Dissolved organic carbon (DOC) 2,360 4,780 
ParameterAqueous extract (mg/L)Organic extract
Nitrate (9.6 4.6 
Phosphate (315.5 420 
Dissolved organic carbon (DOC) 2,360 4,780 

Figure 6 shows the variation of , , and DOC with increasing extract concentration.
Figure 6

Variations of (a), (b), and DOC (c) concentrations in E. densa aqueous and organic extracts. Error bars represent the standard deviation (n= 3). ‘ND’ refers to ‘Not Detected,’ and the limit of detection (LOD) for and is set at 1 mg/L.

Figure 6

Variations of (a), (b), and DOC (c) concentrations in E. densa aqueous and organic extracts. Error bars represent the standard deviation (n= 3). ‘ND’ refers to ‘Not Detected,’ and the limit of detection (LOD) for and is set at 1 mg/L.

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The aqueous extract exhibited higher concentrations than the organic extract, with the 6 g/L aqueous extract recording the highest value of 2.7 ± 0.2 mg/L (Figure 6(a)). Particularly, concentrations were below the detection limit of 1 mg/L in both aqueous and organic extracts for lower concentrations (0.5 and 1 g/L). In contrast, E. densa organic extracts showed higher concentrations compared to the aqueous extract. Both extracts exhibited a consistent increase in concentration as the extract dosage increased, with the highest concentration of 124 ± 1.2 mg/L observed in the 6 g/L group of organic extract (Figure 6(b)). The results indicated that the higher concentrations of extracts contained high amounts of favorable nutrients, especially and which may have suppressed the inhibitive effect of allelochemicals by assisting the fast growth of M. aeruginosa. Dissolved phosphorus is known to be the key nutrient for algal growth (House 2003). The initial suppression of growth in the cultures treated with high extract concentrations (3 and 6 g/L) can be attributed to the inhibitive effect of high concentrations of allelochemicals. Nevertheless, prolonged exposure to high concentrations of extracts may have triggered the survival of M. aeruginosa cells. This response could potentially result from the availability of abundant nutrients in the medium, leading to rapid growth after day 4 (Figure 3(b)).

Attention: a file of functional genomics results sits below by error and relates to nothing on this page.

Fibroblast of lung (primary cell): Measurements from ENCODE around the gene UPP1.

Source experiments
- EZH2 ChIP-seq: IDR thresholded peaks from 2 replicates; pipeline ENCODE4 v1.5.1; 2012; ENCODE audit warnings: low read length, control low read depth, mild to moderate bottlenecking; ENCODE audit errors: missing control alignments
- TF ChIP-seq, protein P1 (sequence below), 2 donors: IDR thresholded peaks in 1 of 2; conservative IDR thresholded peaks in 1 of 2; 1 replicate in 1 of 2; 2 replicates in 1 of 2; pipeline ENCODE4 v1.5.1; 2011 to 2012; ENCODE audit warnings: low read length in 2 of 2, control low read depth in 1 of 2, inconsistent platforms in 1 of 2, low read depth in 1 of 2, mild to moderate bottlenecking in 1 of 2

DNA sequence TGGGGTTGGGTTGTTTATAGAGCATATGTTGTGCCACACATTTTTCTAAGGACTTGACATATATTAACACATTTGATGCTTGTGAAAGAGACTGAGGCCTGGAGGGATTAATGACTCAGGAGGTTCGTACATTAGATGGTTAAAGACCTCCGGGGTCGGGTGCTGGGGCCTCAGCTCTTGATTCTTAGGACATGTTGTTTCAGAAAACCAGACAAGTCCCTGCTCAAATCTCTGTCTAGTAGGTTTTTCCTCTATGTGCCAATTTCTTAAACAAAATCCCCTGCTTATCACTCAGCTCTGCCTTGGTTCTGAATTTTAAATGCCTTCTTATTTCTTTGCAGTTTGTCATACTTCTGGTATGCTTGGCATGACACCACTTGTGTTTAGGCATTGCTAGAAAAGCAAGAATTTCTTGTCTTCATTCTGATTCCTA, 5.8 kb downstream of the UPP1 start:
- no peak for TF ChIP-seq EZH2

To evaluate the impact of the concentration within the organic extract on the growth of M. aeruginosa, we exposed M. aeruginosa cultures to varying concentration. When the cultures were exposed to concentration equivalent to the amount available in 0.5 g/L of the extract, they exhibited more than a two-fold increase in cell density compared to cultures exposed to the 0.5 g/L extract concentration by the end of the exposure period (Figure 7(a)). This finding confirms that the 0.5 g/L extract concentration can inhibit the growth of M. aeruginosa, possibly due to the presence of allelochemicals, even the low concentration of concentrations is available. However, the cell cultures exposed to concentrations equivalent to the amounts available in 3, 6 g/L with 0.5 g/L extract did not show any significant difference when compared to cell cultures exposed to only samples. In all these cases, cell density increased by the end of the exposure period. This suggests that high concentrations of suppress the activity of allelochemicals present in the extracts.